These coffee dates were a godsend to me. One of the challenges of job searching is the amount of rejection you have to endure and yet stay positive and hopeful. Applications go ignored, or you talk to a recruiter and then never hear from them again. Not to mention those times when you make it to the face to face interview stage only to have the company go another direction or select a more qualified candidate, or in the case of one interview that went sideways have them re-post the position you applied for the next day. Your self-confidence takes a beating and you start to wonder if you actually have some sort of anti-job cooties.

Unlike interviews, having coffee with someone is more about sharing ideas than evaluating each other. I loved learning about what the people I met were doing, why they did it, what they liked about it, or didn’t like about it. I also enjoyed talking about what was going on in their particular industry. I was able to offer my own observations and sometimes we agreed and sometimes we engaged in lively debate. All of this left me feeling like I actually had something to offer the world. I would come home from these encounters high on a much needed dose of confidence-building.

Aside from the time these people shared with me (and I view time as a precious commodity), I was time and time again taken aback by the generosity of spirit shown to me. I was encouraged, offered free advice, and connected with yet other contacts. None of these people knew me and had no reason to help me, and still they all said yes. There are lots of reasons to be disheartened by the state of the world these days, but I saw that given the chance there are plenty of people who will reach out to a total stranger and offer a helping hand. None of the people I met with asked for anything in exchange, except perhaps to pay it forward. I was humbled by their humankind-ness and I have made a promise to myself to do whatever I can to offer the same to others when the chance presents itself.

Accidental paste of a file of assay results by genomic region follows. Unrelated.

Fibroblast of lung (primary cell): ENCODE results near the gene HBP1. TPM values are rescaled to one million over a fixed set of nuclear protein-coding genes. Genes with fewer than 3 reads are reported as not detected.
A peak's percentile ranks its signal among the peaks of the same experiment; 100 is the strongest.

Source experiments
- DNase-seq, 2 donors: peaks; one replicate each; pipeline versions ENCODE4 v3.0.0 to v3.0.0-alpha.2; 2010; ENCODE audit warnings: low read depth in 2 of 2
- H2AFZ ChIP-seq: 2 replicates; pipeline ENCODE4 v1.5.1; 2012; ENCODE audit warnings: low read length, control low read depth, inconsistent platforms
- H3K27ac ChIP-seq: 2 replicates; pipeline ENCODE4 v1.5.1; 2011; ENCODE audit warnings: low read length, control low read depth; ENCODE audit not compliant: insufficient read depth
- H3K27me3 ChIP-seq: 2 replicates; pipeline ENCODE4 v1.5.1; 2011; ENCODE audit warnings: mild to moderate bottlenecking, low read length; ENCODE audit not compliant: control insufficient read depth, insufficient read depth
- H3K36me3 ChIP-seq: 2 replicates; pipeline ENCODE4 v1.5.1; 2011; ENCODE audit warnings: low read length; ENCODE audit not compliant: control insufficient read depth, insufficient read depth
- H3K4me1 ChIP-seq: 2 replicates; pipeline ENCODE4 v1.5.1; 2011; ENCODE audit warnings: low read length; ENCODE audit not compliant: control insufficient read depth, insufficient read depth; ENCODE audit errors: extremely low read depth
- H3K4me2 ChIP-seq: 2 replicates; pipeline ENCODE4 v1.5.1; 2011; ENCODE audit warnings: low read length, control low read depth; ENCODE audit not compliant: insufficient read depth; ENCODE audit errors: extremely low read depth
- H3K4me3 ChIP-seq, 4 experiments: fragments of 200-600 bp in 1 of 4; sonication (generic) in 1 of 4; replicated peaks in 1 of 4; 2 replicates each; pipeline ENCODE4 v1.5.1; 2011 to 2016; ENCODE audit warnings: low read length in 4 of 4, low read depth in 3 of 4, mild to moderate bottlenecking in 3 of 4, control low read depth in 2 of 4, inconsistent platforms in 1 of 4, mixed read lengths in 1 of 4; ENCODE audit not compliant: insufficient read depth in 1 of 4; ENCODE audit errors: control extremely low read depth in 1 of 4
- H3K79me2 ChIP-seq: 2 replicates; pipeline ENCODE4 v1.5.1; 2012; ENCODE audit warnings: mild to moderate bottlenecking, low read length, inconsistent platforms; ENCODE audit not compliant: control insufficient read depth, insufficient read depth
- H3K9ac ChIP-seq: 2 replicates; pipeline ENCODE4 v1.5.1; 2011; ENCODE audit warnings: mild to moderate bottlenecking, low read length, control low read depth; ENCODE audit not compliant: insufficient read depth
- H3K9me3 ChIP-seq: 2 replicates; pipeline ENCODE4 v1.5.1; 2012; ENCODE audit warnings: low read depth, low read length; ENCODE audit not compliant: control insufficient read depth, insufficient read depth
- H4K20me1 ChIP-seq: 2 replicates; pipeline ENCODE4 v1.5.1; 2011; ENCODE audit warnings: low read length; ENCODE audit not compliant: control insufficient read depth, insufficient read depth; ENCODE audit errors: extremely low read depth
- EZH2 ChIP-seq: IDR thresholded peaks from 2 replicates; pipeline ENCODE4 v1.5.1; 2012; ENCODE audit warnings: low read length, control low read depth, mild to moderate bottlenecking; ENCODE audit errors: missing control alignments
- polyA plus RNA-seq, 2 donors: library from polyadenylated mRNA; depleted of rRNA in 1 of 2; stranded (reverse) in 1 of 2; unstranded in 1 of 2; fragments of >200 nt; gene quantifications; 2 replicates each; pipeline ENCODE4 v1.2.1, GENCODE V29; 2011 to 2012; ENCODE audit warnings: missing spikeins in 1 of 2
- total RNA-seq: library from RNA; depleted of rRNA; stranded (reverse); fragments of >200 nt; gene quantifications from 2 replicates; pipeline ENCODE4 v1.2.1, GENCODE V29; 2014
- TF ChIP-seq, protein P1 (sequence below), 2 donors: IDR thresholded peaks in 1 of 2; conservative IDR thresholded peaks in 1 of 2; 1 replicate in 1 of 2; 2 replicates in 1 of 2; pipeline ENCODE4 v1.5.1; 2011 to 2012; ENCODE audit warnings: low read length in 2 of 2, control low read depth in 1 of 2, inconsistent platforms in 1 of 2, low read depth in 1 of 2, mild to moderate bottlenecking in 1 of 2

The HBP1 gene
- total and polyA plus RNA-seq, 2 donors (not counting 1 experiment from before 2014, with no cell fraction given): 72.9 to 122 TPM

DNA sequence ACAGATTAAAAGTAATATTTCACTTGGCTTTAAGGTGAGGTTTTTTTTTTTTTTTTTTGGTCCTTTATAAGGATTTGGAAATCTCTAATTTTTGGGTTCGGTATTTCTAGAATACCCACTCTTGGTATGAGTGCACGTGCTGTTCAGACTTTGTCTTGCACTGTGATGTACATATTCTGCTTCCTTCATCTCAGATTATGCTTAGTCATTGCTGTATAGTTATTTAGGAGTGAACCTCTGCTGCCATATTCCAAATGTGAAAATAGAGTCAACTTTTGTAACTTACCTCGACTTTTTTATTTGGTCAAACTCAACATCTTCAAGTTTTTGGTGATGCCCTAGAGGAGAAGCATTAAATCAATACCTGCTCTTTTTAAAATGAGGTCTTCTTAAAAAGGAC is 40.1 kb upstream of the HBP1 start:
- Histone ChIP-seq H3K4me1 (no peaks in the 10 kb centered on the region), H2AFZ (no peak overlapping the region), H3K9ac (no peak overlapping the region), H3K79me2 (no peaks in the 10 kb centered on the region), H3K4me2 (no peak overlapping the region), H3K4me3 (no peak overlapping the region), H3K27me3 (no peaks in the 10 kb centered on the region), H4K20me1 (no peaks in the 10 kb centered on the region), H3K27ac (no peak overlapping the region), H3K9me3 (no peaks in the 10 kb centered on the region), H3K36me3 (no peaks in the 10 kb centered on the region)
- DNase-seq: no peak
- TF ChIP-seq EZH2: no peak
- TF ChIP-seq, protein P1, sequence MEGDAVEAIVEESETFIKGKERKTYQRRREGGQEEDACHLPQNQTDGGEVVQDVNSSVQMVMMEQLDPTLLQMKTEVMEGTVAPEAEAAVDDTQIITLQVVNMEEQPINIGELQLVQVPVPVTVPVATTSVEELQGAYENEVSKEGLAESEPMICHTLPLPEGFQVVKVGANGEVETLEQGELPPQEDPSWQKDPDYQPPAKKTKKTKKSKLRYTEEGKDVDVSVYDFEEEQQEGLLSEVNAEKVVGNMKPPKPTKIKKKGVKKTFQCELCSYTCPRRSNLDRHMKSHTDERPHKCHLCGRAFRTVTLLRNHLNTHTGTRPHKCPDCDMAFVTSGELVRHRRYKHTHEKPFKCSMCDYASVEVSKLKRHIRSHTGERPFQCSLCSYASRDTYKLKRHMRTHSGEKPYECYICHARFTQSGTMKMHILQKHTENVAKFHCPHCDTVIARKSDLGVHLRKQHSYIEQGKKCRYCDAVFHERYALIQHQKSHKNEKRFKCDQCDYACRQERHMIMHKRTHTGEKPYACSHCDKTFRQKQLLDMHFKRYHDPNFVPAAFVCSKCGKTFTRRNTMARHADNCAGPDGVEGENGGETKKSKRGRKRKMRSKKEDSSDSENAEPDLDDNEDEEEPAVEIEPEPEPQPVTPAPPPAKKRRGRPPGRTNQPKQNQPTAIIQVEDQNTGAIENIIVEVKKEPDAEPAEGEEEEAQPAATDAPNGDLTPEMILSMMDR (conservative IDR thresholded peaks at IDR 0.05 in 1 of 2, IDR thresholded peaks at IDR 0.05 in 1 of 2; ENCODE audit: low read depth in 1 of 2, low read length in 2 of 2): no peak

Let our New Year’s resolution be this: we will be there for one another as fellow members of humanity, in the finest sense of the word. ~Goran Persson

Picking a Side

liftarn_DemonstrationDuck Dynasty. Eastside Catholic School. Frank Schaefer. Utah. The ‘homosexual debate’ in the media (social or otherwise) is inescapable these days. Everywhere you turn someone somewhere has something to say about it. It’s wrong. It’s love. It’s free speech. It’s freedom of religion. It’s a sin. It’s not a choice. I’m sure I don’t have anything to add to this discussion that hasn’t already been said and probably said better. So, why bother to add my meager two cents worth to the mile high pile of opinions, feelings, and beliefs?

Being a fan addict of Facebook, I have been watching much of the back and forth play out in my News Feed. I went to high school in The South, so not surprisingly many of my Facebook friends from that era are of a more conservative bent. I live in Seattle, so of equal no surprise many of my Facebook friends from this locale are much more liberal. A not un-small number of them are gay. I was raised by college professors, so it’s fair to say that I lean left in these matters. I suppose I could just go ahead and un-friend those right-wing folk who don’t share my views or my beliefs, but I don’t actually want to lose those connections.